Prem Behari Narain Raizada, the man who elevated the beauty of the Indian Constitution

prem behari raizada

A myriad wonder of sorts, with ethos interwoven into the twines of what would come to be the identifying forte of a nation, amped up by aesthetics unparalleled, whether it be in scripting or in illustration, the constitution of India is more than just the longest written constitution of the world. Indeed for the world’s largest democracy to sum up the many principles it would seek to live by, in sync with its vision for a land that sees unity proliferating through the diversity it encompasses, the supreme lawbook of India had to be the most elaborate, the most democratic and parallely also the most borrowed of all documents that could aptly cater to the governance needs of a country as huge as the one that attained its independence on 15th August, 1947. And while the phenomenal relevance and exemplary foresight that found place of prominence amongst the pages of the Indian constitution has made it in fact one of the best among all countries of the world, it also is as much the spectacularly captured rich heritage of the country that finds expression in the most artistic manner across the pages of a monumental document beautifully done up in a sublime calligraphic font that makes also the Indian constitution a truly exceptional wonder to behold.

While the process of drafting the Indian Constitution had been a long, elaborate process worked upon by the Constituent Assembly, it has been the Drafting Committee Chairman B.R. Ambedkar who is credited as being the Father of the longest written constitution of the world. But the person who wrote it, quite literally, happens to be a figure not so much explored about in history even when the efforts made by him to bring out the final manuscript of the all important document had been just as extensive. A masterpiece of art, as much of the landmark constitutional supremacy basis around which it came to be, the Constitution of India was calligraphed impeccably by Shri. Prem Behari Narain Raizada. Hailing from a family of calligraphers, Raizada was born on 17 December 1901 to Brij Behari Narain Raizada of Delhi. Originally from Rampur, the Raizada family was headed by Prem Behari’s grandfather Master Ram Parshadji Saxena, a calligrapher himself and a scholar of English and Persian, teaching even the latter to British officials, who brought him up along with his brothers after a young Prem Behari lost both his parents. Trained in the art therefore by his grandfather as well as by his uncle Mahashya Chatur Behari Narayan Saxena, Prem Behari went to St. Stephen’s College in Delhi, where he continued to refine his calligraphic skills.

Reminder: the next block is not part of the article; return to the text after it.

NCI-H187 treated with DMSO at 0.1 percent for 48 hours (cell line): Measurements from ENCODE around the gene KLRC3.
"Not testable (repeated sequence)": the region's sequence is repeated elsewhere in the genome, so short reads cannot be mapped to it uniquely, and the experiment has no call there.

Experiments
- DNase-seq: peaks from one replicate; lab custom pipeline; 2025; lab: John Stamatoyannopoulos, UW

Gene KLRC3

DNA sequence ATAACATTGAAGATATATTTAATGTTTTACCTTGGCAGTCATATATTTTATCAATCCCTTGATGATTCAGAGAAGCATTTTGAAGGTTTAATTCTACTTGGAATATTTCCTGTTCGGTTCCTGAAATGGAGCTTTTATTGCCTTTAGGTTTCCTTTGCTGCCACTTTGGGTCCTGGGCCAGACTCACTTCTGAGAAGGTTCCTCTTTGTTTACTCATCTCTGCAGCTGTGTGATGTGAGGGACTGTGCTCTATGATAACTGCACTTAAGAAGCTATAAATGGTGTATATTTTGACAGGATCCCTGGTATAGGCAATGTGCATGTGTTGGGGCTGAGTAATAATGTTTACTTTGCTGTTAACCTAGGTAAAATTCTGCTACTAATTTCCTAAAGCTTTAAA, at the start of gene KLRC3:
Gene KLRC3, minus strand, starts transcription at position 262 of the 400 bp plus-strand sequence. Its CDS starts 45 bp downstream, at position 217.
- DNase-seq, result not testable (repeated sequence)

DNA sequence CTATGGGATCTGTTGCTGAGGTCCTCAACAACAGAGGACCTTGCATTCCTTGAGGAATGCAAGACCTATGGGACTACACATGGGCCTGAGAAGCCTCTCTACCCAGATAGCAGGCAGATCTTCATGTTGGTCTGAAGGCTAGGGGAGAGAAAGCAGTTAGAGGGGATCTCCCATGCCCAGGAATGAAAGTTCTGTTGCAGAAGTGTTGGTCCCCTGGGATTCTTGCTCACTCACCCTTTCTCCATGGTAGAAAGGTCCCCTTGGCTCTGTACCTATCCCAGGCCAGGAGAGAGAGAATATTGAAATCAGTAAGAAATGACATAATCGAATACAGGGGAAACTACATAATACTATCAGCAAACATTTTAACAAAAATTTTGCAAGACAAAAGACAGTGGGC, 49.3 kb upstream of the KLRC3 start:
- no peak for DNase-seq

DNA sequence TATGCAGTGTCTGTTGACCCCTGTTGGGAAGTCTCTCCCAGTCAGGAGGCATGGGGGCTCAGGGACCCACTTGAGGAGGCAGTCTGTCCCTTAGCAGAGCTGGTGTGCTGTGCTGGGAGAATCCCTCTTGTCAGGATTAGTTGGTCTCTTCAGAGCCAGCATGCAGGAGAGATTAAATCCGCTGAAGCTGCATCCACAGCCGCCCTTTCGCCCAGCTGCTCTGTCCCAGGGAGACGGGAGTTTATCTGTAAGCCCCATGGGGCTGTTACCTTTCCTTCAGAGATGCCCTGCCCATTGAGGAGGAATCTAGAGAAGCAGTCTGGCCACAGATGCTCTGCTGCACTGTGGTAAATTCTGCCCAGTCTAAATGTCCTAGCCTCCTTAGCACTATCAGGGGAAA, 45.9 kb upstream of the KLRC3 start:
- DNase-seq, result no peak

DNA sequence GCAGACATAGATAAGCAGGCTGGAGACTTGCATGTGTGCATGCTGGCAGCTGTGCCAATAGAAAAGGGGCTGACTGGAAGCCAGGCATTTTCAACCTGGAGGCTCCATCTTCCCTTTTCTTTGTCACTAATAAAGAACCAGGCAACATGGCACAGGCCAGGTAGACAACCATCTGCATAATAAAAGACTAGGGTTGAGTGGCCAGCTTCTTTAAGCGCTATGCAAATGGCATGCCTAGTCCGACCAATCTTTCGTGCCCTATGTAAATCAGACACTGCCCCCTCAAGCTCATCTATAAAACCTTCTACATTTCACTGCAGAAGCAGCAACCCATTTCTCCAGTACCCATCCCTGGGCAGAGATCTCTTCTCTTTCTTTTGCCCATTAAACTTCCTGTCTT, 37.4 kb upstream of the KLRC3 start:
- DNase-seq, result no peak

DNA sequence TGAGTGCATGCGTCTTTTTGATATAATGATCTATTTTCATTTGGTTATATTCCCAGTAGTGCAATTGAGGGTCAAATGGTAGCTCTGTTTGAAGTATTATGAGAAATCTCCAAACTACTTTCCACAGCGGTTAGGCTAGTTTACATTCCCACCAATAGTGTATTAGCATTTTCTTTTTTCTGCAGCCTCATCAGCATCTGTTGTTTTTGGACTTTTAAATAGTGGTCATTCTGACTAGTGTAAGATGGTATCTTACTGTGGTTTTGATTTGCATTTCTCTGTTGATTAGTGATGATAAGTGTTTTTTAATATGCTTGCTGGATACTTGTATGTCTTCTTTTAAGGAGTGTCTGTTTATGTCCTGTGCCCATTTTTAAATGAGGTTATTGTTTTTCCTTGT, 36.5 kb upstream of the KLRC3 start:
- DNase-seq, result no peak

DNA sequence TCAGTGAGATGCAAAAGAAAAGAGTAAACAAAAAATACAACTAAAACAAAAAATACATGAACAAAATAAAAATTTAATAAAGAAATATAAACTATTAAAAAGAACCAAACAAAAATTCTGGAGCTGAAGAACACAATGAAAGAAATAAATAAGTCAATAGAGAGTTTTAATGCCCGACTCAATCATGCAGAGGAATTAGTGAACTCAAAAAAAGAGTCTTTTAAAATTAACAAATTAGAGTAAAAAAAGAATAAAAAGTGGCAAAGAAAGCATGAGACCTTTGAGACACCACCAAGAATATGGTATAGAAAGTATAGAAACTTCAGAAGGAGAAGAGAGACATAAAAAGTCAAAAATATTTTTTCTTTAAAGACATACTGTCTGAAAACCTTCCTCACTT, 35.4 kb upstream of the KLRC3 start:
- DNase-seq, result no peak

Graduating eventually to become a master in calligraphic art, Raizada was approached by Jawaharlal Nehru himself with the proposal of handwriting the completely drafted constitution in calligraphic style, which Raizada agreed to do in exchange for absolutely nothing. Steeped however as he was in the pride bearing of the legacy of his illustrious grandfather, the man did indeed ask for something more valuable instead. Raizada sought to write his name on each page of the constitution and include his grandfather’s name as well on the last page in the 251 pages long manuscript that he painstakingly etched out over the course of six months, in a flowing italic style of calligraphy. Comprising a total of 395 articles, 8 schedules, and a preamble, the task was completed by Raizada in what is today known as the Constitution Club of India but what had then been just a room in the Constitution Hall. Using up 432 No. 303 nibs that were affixed to a wooden holder and dipped in ink-pot for the writing, the best calligraphic tradition of the country that was employed to pen out its constitution saw elements of of goldy leaf and stone colour having been used in the scripting process by Raizada that saw completion on 26 November 1949, presented by him to the then Indian President Rajendra Prasad. It was this hand written document that was signed by all members of the Constituent Assembly in 1950 and that which finally came into effect as the full and final Indian Constitution, albeit with provisions that still allowed for modifications and alterations keeping in view the fluid nature of a democracy. Subsequently telegraphed and published through photolithographic technique at the Survey of India office in Dehradun, the thus illustrious constitutional story of a free independent India saw one of the most magnificently monumental pieces of ‘civil art’ come to life with a definite flair of its own to narrate profound realities of sovereignty, partly thanks to the visually pleasing capabilities of its notable calligrapher.